posted on September 30, 2013 11:38
The Irish Team Racing Association National Team Racing Championships will be sailed out of the Royal St George Yacht Club on the 9th and 10th of November.
As the Royal St George Yacht Club celebrates 175 years of existence it is appropriate that the Irish National Championships returns to a club that pioneered team racing. Indeed, according to the accepted version of the birth of the sport, the idea of team racing in identical one-design dinghies took form in the bar of the club, as sailors from West Kirby SC relaxed after a days sailing against sailors from the "George". Two Irish teams, including one from the Royal St George YC, then travelled to West Kirby to compete in the inaugural Wilson Trophy in 1949. Teams from the club then went on to win this prestigious trophy in 1956, 1972 and 1974. Many of the 1970's generation of team racers are still active in the club, indeed we hope that at least one of them will be umpiring this year.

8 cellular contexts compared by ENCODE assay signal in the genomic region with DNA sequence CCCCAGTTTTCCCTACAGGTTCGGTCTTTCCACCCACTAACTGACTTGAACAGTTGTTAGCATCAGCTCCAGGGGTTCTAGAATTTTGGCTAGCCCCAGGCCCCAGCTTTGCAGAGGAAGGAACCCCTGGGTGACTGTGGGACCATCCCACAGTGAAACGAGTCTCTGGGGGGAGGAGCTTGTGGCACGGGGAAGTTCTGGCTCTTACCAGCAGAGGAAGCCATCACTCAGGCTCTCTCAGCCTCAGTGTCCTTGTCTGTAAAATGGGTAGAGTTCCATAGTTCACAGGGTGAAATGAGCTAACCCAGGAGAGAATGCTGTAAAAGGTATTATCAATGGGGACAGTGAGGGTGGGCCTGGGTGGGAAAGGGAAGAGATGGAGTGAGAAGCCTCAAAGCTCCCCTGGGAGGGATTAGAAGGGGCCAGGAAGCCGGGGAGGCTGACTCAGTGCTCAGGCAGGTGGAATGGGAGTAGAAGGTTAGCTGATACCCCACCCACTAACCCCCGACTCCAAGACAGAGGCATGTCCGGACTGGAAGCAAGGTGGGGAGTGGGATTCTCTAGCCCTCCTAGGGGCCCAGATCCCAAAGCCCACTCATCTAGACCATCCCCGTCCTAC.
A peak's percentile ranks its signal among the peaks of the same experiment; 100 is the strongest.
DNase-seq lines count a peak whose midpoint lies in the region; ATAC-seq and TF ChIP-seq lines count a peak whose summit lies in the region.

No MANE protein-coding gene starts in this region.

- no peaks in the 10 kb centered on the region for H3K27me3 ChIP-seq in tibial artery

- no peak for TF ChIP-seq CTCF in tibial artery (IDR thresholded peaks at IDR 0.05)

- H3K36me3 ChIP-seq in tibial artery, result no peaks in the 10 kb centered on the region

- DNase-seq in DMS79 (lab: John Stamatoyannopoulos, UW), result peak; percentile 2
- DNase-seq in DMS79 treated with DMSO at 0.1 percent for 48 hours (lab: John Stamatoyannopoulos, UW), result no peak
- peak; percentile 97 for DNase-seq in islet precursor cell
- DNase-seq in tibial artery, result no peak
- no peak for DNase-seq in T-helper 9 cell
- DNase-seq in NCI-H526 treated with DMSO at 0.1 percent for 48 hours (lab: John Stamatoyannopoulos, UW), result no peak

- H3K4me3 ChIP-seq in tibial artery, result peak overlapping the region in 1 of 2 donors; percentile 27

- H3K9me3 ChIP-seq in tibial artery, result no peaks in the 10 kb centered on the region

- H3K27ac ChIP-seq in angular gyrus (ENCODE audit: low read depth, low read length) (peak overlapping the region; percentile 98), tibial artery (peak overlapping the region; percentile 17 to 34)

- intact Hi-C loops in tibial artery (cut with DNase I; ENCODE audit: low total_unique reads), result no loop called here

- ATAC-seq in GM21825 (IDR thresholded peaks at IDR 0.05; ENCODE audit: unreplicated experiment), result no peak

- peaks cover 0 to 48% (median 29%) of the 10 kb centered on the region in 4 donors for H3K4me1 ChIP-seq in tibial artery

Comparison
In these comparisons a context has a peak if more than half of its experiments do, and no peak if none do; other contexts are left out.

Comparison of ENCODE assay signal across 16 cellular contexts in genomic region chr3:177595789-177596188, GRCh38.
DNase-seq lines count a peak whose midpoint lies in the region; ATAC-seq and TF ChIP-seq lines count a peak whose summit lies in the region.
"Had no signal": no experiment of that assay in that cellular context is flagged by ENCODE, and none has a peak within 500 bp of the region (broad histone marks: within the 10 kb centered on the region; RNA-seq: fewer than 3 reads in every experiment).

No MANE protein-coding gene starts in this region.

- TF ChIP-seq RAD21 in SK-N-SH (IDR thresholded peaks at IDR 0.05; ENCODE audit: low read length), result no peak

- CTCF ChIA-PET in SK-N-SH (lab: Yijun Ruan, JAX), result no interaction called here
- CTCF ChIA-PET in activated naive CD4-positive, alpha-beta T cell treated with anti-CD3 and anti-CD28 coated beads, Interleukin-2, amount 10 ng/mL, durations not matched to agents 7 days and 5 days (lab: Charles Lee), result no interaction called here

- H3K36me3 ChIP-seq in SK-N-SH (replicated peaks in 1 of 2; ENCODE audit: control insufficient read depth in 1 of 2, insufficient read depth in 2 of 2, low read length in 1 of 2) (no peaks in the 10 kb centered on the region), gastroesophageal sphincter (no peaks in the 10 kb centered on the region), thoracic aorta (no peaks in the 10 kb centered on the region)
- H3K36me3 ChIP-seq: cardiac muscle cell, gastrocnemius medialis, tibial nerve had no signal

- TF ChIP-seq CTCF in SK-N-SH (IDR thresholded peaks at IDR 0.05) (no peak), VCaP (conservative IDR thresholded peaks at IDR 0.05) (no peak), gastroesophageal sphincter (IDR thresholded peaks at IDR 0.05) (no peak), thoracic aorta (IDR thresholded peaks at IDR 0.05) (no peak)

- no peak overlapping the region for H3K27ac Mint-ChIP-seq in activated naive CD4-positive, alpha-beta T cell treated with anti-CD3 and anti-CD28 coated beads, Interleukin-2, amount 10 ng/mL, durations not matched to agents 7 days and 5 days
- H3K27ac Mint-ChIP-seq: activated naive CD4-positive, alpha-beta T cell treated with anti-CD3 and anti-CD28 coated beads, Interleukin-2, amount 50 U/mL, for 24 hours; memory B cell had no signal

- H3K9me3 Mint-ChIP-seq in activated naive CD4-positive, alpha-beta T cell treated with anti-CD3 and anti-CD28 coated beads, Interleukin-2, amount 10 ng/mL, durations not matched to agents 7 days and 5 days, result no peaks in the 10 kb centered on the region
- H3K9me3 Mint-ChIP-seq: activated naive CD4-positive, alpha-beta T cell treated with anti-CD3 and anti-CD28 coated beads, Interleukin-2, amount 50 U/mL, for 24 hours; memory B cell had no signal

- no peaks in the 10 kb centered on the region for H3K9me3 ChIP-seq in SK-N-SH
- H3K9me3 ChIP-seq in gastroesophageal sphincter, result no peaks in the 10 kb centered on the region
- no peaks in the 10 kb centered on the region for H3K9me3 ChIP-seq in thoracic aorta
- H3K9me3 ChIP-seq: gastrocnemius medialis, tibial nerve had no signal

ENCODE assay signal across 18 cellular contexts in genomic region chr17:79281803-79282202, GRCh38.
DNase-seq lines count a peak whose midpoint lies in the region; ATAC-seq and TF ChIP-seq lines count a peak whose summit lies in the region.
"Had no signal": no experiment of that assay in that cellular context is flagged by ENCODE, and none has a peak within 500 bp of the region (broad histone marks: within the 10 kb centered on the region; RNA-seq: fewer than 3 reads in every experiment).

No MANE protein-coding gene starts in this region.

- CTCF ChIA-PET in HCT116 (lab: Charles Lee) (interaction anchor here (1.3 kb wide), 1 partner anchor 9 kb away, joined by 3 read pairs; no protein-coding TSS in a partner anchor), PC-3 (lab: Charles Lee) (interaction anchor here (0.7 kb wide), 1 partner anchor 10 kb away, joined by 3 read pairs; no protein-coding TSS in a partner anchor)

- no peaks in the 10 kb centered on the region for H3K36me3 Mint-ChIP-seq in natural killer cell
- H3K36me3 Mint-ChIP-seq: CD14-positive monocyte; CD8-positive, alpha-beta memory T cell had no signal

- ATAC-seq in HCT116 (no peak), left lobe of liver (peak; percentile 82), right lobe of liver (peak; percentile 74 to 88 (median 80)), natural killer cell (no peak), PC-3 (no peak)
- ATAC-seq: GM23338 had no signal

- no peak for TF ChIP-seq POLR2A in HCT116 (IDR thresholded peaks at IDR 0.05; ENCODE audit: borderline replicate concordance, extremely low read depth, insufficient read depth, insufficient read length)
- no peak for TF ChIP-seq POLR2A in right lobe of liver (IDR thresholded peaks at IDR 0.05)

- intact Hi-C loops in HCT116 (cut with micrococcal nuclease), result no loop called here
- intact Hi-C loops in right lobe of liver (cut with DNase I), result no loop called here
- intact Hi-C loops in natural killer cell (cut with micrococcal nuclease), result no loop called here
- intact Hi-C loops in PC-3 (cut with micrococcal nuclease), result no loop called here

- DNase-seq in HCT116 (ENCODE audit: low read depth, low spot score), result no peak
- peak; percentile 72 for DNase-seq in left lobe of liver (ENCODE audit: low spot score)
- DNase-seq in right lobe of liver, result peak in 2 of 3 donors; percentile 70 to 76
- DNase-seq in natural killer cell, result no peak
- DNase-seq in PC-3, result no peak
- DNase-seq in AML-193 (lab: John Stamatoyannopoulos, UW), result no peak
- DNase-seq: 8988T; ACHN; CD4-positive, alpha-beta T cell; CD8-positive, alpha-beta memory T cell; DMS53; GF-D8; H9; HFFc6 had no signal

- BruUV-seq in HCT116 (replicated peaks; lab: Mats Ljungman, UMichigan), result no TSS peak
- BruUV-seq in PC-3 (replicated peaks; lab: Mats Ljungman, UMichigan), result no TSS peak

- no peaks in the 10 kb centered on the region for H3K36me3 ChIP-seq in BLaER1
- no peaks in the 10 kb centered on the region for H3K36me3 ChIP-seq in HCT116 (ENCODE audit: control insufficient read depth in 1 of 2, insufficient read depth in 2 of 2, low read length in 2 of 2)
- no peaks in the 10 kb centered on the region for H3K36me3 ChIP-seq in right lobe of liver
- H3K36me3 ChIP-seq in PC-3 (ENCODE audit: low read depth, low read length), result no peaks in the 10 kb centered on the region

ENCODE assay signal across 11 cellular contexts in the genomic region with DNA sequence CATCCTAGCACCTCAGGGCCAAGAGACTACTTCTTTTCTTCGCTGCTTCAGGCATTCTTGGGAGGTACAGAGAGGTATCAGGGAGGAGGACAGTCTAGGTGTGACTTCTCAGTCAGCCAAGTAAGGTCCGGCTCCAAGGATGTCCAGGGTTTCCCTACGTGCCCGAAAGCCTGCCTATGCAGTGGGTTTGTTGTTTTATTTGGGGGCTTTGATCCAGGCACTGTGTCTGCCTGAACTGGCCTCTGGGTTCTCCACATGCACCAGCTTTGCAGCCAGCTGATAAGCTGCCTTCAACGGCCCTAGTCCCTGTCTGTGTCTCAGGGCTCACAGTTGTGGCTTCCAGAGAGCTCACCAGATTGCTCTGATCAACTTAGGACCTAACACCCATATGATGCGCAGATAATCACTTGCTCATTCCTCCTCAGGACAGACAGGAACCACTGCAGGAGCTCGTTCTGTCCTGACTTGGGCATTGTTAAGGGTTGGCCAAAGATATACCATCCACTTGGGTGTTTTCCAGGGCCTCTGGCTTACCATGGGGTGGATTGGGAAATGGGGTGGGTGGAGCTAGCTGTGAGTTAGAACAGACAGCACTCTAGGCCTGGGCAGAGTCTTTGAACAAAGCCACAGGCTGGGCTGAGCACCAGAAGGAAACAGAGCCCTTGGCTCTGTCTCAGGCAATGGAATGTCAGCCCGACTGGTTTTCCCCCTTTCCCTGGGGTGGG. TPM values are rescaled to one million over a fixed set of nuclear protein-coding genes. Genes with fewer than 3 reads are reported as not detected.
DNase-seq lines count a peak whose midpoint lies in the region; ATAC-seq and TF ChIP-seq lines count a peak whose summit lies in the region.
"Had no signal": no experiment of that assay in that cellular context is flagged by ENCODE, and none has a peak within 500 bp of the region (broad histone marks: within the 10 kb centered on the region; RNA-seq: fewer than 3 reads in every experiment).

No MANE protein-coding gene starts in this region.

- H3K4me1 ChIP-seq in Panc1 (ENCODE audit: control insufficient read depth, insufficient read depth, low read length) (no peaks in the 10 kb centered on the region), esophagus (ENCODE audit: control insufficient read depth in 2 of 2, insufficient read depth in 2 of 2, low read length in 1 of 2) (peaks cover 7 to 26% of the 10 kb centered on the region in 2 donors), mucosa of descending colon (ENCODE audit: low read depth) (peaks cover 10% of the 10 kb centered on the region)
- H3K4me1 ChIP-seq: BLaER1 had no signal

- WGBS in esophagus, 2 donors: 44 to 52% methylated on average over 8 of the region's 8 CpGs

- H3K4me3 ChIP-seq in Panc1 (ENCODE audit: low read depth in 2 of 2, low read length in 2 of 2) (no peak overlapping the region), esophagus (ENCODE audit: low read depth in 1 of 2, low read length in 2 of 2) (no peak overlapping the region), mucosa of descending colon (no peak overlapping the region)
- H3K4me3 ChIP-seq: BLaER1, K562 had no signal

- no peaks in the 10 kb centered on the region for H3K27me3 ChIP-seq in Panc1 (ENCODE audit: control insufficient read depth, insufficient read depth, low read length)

Last year's winning team, Wessex Exempt, will return to defend their title, whilst the local team George Knights hope to continue a long winning streak, broken only once in recent year by a team of upstarts - The Gladiators, also from the Royal St George YC. On the other hand the Youth Championship in recent years has been dominated by teams from Schull.
Entries are invited from teams of six sailors from Ireland or elsewhere. The entry fee is €360, which includes dinner on Saturday night in the club. Teams wishing to enter should contact the Irish Team Racing Association. A pre-entry deposit should be sent to arrive on or before Monday 21st October.
This is the major event on the Irish team racing calendar, both for the sailors and for the umpires. As usual for this event local umpires will be joined by umpires from the UK, and, this year, from Germany.
Associating colleagues from the UK ensures consistency in the application of the rules and in umpire technique. This is essential for teams who hope to compete in the UK and elsewhere. As team racing develops in Europe (albeit in a slightly different form) the prospects for Irish team racing have never been better.